Skip to main content
The Globe and Mail
Support Quality Journalism.
The Globe and Mail
First Access to Latest
Investment News
Collection of curated
e-books and guides
Inform your decisions via
Globe Investor Tools
Just$1.99
per week
for first 24 weeks

Enjoy unlimited digital access
Enjoy Unlimited Digital Access
Get full access to globeandmail.com
Just $1.99 per week for the first 24 weeks
Just $1.99 per week for the first 24 weeks
var select={root:".js-sub-pencil",control:".js-sub-pencil-control",open:"o-sub-pencil--open",closed:"o-sub-pencil--closed"},dom={},allowExpand=!0;function pencilInit(o){var e=arguments.length>1&&void 0!==arguments[1]&&arguments[1];select.root=o,dom.root=document.querySelector(select.root),dom.root&&(dom.control=document.querySelector(select.control),dom.control.addEventListener("click",onToggleClicked),setPanelState(e),window.addEventListener("scroll",onWindowScroll),dom.root.removeAttribute("hidden"))}function isPanelOpen(){return dom.root.classList.contains(select.open)}function setPanelState(o){dom.root.classList[o?"add":"remove"](select.open),dom.root.classList[o?"remove":"add"](select.closed),dom.control.setAttribute("aria-expanded",o)}function onToggleClicked(){var l=!isPanelOpen();setPanelState(l)}function onWindowScroll(){window.requestAnimationFrame(function() {var l=isPanelOpen(),n=0===(document.body.scrollTop||document.documentElement.scrollTop);n||l||!allowExpand?n&&l&&(allowExpand=!0,setPanelState(!1)):(allowExpand=!1,setPanelState(!0))});}pencilInit(".js-sub-pencil",!1); // via darwin-bg var slideIndex = 0; carousel(); function carousel() { var i; var x = document.getElementsByClassName("subs_valueprop"); for (i = 0; i < x.length; i++) { x[i].style.display = "none"; } slideIndex++; if (slideIndex> x.length) { slideIndex = 1; } x[slideIndex - 1].style.display = "block"; setTimeout(carousel, 2500); } //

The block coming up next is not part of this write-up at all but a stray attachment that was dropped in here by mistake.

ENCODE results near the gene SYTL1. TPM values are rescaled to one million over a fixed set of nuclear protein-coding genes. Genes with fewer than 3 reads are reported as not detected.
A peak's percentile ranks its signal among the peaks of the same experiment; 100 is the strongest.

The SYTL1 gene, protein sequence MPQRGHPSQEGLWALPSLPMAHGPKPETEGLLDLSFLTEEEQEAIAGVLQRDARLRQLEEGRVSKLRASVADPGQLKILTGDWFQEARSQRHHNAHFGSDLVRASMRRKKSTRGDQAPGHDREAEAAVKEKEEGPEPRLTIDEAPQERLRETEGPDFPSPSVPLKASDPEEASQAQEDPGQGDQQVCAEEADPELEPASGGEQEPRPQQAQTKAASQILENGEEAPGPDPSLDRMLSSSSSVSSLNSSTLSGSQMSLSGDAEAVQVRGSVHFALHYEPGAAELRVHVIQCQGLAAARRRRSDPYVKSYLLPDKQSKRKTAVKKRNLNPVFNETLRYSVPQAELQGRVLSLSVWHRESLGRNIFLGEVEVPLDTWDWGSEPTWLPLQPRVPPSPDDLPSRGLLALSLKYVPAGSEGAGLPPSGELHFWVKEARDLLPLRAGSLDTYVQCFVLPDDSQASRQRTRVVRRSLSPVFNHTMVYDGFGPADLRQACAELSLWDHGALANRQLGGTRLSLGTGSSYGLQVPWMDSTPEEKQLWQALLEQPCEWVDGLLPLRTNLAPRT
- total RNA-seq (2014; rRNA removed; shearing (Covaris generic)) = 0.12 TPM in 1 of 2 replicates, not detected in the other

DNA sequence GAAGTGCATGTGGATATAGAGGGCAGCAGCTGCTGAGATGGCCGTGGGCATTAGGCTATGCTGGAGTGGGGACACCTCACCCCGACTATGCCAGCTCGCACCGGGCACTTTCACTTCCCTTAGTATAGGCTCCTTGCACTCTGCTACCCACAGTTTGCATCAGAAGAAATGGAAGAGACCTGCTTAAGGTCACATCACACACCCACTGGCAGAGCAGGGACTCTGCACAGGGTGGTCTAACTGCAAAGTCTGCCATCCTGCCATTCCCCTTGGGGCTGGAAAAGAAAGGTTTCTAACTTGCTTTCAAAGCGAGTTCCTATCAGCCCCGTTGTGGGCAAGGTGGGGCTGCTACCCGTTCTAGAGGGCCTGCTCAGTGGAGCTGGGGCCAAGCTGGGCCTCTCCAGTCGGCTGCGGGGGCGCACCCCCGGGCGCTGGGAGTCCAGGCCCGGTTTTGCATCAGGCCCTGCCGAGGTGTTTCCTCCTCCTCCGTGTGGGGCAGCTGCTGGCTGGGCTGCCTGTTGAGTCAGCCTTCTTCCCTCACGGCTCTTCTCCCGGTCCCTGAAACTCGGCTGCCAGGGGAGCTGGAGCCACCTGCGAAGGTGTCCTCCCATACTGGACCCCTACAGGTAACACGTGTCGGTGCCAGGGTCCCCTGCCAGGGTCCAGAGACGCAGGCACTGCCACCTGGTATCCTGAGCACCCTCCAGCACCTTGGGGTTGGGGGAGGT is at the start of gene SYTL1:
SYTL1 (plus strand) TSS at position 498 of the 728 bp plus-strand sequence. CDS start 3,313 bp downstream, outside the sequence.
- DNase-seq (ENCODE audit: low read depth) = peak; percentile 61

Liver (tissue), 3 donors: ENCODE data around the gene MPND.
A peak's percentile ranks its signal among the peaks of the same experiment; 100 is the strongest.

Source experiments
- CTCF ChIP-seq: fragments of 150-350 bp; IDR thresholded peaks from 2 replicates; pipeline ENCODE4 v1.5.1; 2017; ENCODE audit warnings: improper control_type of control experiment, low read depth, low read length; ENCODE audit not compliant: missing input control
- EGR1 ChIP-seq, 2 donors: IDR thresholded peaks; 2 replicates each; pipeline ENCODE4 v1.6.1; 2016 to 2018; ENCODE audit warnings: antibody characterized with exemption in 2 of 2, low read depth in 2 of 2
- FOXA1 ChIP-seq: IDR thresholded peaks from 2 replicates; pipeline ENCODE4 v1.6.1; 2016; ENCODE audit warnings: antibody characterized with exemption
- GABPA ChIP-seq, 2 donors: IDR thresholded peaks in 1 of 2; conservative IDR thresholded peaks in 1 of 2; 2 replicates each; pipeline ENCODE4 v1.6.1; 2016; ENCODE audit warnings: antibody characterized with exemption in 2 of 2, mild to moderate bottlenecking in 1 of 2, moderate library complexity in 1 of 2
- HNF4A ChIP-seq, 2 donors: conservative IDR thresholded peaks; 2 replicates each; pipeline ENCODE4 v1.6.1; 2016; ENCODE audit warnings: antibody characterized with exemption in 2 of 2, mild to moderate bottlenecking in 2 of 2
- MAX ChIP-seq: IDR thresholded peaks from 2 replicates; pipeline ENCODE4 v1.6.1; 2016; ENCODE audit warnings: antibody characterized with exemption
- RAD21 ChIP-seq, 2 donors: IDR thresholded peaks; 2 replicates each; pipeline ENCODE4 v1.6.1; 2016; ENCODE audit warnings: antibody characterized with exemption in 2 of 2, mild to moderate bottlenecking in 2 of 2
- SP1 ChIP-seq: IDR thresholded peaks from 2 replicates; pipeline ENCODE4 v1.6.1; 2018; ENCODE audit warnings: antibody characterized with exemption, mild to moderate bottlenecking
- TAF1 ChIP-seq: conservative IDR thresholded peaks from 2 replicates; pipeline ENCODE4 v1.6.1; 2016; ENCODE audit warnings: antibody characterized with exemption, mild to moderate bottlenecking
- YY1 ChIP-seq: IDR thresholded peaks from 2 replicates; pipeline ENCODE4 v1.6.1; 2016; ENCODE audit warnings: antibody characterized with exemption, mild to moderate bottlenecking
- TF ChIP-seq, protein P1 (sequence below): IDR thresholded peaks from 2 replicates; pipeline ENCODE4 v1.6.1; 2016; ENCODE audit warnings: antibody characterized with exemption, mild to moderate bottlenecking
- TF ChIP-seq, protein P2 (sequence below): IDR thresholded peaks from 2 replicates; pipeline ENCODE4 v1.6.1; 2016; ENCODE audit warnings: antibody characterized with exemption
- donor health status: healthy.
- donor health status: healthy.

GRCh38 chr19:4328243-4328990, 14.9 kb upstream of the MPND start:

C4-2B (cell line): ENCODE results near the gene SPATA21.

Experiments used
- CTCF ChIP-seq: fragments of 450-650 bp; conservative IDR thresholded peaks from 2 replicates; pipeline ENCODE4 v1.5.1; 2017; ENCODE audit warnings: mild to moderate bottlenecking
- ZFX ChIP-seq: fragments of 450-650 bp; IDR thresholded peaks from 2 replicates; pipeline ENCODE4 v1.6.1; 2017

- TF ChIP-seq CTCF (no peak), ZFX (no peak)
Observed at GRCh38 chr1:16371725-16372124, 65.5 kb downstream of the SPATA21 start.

Boys, Girls, and Other Mythological Creatures had been on a school tour for three weeks and been performed at 22 elementary schools.

Five Niagara Catholic District School Board elementary schools cancelled a touring play about an eight-year-old who questions his gender last week after a superintendent expressed concerns to principals that it was "not age-appropriate for a predominantly primary audience."

On Wednesday, John Crocco, director of education at the NCDSB, said the Niagara elementary schools had pulled out of planned performances of Boys, Girls, and Other Mythological Creatures after hearing from a board official that the play aimed at Grades 1 to 4 was beyond the comprehension of younger students – and had not been clearly advertised as being about gender identity by St. Catharines-based Carousel Players.

"The decision to defer showing the play … was to afford time for further discussion and preparation with age-appropriate students and how the message links to curriculum expectations," Mr. Crocco said in a statement that defended his board as "fully inclusive, accepting and supportive" and in line with recent changes to the provincial health and physical education curriculum.

Story continues below advertisement

In an open letter posted on the Carousel Players website on Friday, artistic director Jessica Carmichael expressed alarm that Mark Crawford's play – about a Simon/e who "feels boxed in by restraints of gender" while inventing a fairy tale for class – was cancelled in rapid succession by five NCDSB schools that had booked it as early as September of last year. The theatre company was told in each case that the cancellation was due to a late-scheduling conflict.

"I fear these cancellations may be based on misinformation, grown out of fear, intolerance, transphobia, homophobia and misogyny," she wrote, posting a screenshot from a Facebook post where parents whose children had seen the show complained it taught kids "if a boy plays dress up he mights be a girl."

In an interview with The Globe and Mail, Mr. Crocco confirmed that the board was, indeed, involved in the process that led to the widespread cancellations.

But, according to Mr. Crocco, after a presentation of Crawford's play at Mary Ward Catholic Elementary School last Tuesday, the principal there contacted Superintendent Mark Lefebvre to express his concerns that the play's age-appropriateness did not match the Grade 1 to 4 range that had been recommended by Carousel Players – even in the updated curriculum that the Ontario Liberal government introduced in 2015.

"The Grade 3 curriculum … begins to talk about cultural values, beliefs, gender identity, sexual orientation, etc," Mr. Crocco explained. The curriculum has been the source of political controversy in the Niagara region. "There were students [at the play] in Grade 1 and 2."